Humans are a visual species. We assimilate information rapidly through visual media. Images flashed before us in music videos for as little as a quarter of a second are readily absorbed and understood. In as little as 15 seconds, advertisers, using visual media effectively, can influence behavior and purchasing decisions. Images on news broadcasts, documentaries and films are broadcasted to influence our opinions and convey ideas. Although the power of images to influence human opinions and behavior—and the speed with which visual media can communicate— have been understood for decades, the EH&S field has not leveraged the use of this media to the degree possible to maximize learning.

The limited adaptation of this powerful tool has been largely due to the high cost of producing visual media of an acceptable quality. But two simultaneous technological breakthroughs that occurred about a decade ago changed everything:

  1. the introduction of inexpensive digital camcorders and now cameras capable of capturing high definition video images and storing them on solid media (flash drives) that can be easily transferred to computer hard drives; and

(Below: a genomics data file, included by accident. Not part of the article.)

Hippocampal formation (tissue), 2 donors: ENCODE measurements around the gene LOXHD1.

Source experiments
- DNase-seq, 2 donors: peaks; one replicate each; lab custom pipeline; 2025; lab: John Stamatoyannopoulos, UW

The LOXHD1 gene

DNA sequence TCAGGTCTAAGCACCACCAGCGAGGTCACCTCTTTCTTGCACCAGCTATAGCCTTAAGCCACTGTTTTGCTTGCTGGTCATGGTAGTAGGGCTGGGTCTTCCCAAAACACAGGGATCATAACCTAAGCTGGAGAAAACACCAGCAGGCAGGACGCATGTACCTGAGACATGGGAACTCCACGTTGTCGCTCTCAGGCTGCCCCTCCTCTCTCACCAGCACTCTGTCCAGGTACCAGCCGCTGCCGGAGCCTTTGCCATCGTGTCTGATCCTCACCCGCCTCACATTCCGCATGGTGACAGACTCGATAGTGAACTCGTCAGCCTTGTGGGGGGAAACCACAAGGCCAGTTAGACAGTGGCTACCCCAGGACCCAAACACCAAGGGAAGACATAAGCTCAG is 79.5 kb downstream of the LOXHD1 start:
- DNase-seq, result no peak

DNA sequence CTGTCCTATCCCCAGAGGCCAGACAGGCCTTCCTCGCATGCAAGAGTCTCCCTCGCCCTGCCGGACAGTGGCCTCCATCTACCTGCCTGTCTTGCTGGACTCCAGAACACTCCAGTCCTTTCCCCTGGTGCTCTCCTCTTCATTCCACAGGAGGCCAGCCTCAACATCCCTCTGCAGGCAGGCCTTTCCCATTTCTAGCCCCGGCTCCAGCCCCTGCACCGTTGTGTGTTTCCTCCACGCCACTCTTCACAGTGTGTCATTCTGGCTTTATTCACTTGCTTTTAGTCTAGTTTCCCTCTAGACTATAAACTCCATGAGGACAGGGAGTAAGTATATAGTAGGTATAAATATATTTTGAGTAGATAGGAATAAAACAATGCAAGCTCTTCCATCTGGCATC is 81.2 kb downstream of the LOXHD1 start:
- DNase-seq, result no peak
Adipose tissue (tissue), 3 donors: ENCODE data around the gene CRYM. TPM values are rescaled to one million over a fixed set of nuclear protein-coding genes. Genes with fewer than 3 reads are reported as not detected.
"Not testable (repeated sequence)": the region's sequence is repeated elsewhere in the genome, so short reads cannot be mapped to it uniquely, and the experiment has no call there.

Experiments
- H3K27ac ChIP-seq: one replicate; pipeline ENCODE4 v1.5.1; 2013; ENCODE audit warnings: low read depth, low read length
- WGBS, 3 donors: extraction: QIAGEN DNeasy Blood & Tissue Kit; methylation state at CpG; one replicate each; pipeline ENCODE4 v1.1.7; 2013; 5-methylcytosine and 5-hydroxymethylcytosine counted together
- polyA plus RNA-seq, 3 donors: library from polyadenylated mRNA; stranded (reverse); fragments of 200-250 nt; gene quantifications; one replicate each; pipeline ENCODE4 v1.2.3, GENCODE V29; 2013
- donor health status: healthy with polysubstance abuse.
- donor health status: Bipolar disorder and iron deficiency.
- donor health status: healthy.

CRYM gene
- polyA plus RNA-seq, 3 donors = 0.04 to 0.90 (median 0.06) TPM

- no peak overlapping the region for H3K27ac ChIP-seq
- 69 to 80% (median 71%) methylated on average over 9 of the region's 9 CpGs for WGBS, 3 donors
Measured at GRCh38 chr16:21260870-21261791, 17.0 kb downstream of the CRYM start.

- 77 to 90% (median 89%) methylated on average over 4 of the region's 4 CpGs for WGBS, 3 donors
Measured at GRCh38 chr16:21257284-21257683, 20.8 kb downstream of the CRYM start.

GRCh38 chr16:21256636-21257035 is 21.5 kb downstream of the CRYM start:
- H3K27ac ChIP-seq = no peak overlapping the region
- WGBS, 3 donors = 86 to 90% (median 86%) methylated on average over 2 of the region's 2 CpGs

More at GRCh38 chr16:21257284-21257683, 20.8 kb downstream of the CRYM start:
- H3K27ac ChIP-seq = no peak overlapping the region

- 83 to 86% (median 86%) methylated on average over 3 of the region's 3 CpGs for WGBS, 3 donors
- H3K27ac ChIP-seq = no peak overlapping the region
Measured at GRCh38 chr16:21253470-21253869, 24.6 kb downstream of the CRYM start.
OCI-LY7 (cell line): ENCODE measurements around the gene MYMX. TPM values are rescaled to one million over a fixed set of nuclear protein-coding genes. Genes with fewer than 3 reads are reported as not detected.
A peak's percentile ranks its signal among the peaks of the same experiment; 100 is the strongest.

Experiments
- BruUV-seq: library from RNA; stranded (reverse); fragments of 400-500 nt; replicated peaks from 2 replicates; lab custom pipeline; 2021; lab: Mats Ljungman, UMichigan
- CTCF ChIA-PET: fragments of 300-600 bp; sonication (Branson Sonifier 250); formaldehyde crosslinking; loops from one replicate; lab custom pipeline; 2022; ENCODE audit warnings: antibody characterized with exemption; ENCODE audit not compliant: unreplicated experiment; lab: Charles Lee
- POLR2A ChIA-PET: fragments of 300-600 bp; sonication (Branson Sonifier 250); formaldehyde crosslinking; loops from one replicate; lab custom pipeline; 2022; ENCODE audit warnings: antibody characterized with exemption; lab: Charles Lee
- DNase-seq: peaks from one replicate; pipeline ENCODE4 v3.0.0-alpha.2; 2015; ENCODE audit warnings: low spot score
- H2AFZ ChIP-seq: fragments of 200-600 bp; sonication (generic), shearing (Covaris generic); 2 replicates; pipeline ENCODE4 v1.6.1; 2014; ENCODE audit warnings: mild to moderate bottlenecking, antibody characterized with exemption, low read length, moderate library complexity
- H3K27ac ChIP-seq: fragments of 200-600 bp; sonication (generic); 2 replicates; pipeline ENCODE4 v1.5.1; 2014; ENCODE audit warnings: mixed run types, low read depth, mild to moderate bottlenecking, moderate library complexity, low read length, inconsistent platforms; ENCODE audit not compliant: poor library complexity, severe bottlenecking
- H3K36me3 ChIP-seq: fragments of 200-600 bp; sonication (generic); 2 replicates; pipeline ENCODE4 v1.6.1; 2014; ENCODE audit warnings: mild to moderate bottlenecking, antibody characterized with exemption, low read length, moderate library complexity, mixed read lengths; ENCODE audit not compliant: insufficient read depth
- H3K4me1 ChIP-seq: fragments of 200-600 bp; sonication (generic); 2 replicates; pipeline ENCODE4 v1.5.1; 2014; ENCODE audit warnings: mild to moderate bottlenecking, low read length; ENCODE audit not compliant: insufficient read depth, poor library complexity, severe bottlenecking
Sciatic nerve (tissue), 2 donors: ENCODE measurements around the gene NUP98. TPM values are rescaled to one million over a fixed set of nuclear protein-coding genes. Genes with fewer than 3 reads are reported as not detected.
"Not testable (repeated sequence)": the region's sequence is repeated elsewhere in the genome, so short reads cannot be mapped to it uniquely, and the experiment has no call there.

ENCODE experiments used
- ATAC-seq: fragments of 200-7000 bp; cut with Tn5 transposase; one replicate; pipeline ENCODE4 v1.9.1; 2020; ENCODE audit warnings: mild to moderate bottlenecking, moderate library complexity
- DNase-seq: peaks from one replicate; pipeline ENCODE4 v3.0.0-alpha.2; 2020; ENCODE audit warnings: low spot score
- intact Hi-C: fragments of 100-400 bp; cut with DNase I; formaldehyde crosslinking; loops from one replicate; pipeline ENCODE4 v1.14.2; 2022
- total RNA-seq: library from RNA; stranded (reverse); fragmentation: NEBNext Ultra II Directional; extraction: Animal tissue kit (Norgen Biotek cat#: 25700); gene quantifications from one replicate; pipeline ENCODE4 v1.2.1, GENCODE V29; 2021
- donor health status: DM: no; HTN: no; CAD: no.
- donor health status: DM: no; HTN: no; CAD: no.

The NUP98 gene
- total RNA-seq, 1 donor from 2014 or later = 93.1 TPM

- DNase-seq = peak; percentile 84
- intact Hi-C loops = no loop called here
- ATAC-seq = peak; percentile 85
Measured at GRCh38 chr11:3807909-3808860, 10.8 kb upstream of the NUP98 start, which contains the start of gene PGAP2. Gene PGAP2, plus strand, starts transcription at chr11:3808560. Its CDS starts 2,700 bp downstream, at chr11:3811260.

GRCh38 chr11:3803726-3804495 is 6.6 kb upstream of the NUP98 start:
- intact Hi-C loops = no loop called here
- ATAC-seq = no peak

2. the availability of software programs installed on computer workstations and laptops that can easily manipulate these large video files and produce digital effects.

All of this—a high definition digital camcorder or camera, computer editing workstations and associated software—is readily available today for a few hundred dollars to a few thousand dollars. This is less than the cost of most field monitoring equipment. Powerful, high definition, professional quality video can now be developed inexpensively by anyone, and this is changing the way we communicate ideas and train workers.

Background Information – Learning Objects

Learning objects, "chunks" of learning content that focus on a specific learning objective, are widely used in educational settings where different types of media – images, flash animations, simple simulations, video and audio recordings are available to educators from a database of media. Educators can select the objects that help them fulfill their learning objectives and incorporate them into educational materials or lectures. These learning objects can be reused many times, can be used in different instructional contexts, and by different educators. Learning objects have been referred to as the LEGO building blocks of educational content.

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